In 1993, the Cuban government dumped its moribund industrial agriculture system: More than half the state farmland was turned into worker-owned co-operatives. Lacking access to fossil fuels and the petrochemical fertilizers derived from them, Cubans turned to organic agriculture, building a model for intensive urban gardening that has answered many questions about whether organic farming can feed the world.  In Havana, half of the city's vegetables are grown within or around the city by 26,000 farmers using worms to turn waste into rich compost, and using crop rotation and companioning of crops to enrich the soil.

The Cuban government funds research that has discovered hundreds of pest-controlling plant, fungi, and insect species. Government programs have trained thousands of workers to use draft animals, which provide useful compost and work small plots more efficiently than heavy machinery.

Although it now has the world's largest organic agricultural system, Cuba's chief export crop, sugar, is still mainly grown using a scarce supply of chemicals. Exports of organic sugar are increasing, however. While Cuba succeeded in reducing its reliance on imported food, it must still import basics like rice, beans, and meat.

But unlike neighboring Latin Americans whose countries have higher per capita GDPs, Cubans are universally fed, family farms are thriving, and organic agriculture is relieving them of a crippling reliance on petroleum.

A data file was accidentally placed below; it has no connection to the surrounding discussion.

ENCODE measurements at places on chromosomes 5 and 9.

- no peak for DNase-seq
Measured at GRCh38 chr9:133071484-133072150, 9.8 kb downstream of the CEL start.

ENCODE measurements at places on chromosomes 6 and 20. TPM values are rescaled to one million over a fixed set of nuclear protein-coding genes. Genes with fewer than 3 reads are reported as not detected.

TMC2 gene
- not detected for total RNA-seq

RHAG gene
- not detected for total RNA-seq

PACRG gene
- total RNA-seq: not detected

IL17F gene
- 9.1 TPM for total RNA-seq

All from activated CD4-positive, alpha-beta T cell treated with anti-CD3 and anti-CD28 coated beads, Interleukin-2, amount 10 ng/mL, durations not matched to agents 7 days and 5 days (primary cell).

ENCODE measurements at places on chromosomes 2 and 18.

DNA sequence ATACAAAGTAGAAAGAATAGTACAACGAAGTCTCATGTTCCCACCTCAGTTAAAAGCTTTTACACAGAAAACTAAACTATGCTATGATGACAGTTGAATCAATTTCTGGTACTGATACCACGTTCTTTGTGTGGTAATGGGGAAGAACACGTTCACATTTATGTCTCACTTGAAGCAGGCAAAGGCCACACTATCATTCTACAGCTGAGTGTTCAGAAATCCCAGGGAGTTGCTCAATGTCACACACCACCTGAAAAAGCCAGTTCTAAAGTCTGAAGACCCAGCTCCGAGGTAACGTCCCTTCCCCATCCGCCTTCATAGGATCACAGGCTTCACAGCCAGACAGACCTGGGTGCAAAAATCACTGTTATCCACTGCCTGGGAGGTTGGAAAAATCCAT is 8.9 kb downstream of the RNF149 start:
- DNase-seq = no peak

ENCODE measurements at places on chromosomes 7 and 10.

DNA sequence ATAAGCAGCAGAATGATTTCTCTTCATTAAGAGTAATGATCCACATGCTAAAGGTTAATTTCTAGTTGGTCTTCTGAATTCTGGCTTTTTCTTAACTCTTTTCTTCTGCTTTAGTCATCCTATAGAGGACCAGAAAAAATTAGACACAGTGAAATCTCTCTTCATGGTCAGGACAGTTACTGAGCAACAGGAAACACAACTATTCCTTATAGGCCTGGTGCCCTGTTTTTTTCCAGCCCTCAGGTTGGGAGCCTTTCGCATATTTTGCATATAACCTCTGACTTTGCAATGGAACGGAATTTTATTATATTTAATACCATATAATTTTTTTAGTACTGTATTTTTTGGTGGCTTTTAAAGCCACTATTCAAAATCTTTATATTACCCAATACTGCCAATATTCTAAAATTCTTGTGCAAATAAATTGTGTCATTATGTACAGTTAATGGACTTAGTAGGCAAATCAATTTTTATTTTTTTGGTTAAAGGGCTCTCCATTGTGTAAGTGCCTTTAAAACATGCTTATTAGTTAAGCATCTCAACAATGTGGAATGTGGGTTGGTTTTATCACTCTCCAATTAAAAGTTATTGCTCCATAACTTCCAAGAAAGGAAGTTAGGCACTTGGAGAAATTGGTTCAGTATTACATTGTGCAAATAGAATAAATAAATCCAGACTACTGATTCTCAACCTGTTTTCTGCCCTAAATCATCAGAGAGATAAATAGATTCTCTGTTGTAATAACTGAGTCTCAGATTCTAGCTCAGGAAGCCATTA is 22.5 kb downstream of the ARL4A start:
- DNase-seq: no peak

Let There be Sunlight

Michelle Burkhart

In low-income central Washington, DC, at the new Barnard Elementary School, large energy-efficient windows and a two-story atrium flood classrooms and hallways with daylight. According to Shirley Hopkinson, the school's principal, students are calmer, happier, and more cooperative with one another. Fighting is almost eliminated. Grades and test scores have improved, attendance is up for students and teachers, and parent participation is up.

Barnard Elementary is one of hundreds of schools that have turned to “daylighting” to cut energy costs and improve student and teacher achievement. According to the American Solar Energy Society, a school of Barnard's size that includes energy-efficient designs and daylighting saves about $13,000 annually on energy-related utility costs in comparison to a standard elementary school of similar size. And a study on the effects of daylighting by the architectural firm Heschong Mahone Group found a 21 percent improvement in student performance between windowless classes and classes with plenty of daylighting.

Daylit schools are also heightening student and parent awareness about energy conservation and renewable energy. According to Hopkinson, televisions and lights were continuously left on in empty rooms at the old school. Now, students and teachers carefully turn off equipment when finished.

Gas from Trash

Darrin Burgess